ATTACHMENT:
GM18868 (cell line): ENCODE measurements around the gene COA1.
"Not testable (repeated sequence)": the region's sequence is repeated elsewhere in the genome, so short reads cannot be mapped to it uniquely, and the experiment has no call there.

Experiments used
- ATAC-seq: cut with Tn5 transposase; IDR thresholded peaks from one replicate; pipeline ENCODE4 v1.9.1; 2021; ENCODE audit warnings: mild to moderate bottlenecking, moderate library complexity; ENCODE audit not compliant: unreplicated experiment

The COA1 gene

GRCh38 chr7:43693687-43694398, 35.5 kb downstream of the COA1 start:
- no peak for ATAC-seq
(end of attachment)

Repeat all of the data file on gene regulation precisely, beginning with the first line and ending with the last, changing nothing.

GM18868 (cell line): ENCODE measurements around the gene COA1.
"Not testable (repeated sequence)": the region's sequence is repeated elsewhere in the genome, so short reads cannot be mapped to it uniquely, and the experiment has no call there.

Experiments used
- ATAC-seq: cut with Tn5 transposase; IDR thresholded peaks from one replicate; pipeline ENCODE4 v1.9.1; 2021; ENCODE audit warnings: mild to moderate bottlenecking, moderate library complexity; ENCODE audit not compliant: unreplicated experiment

The COA1 gene

GRCh38 chr7:43693687-43694398, 35.5 kb downstream of the COA1 start:
- no peak for ATAC-seq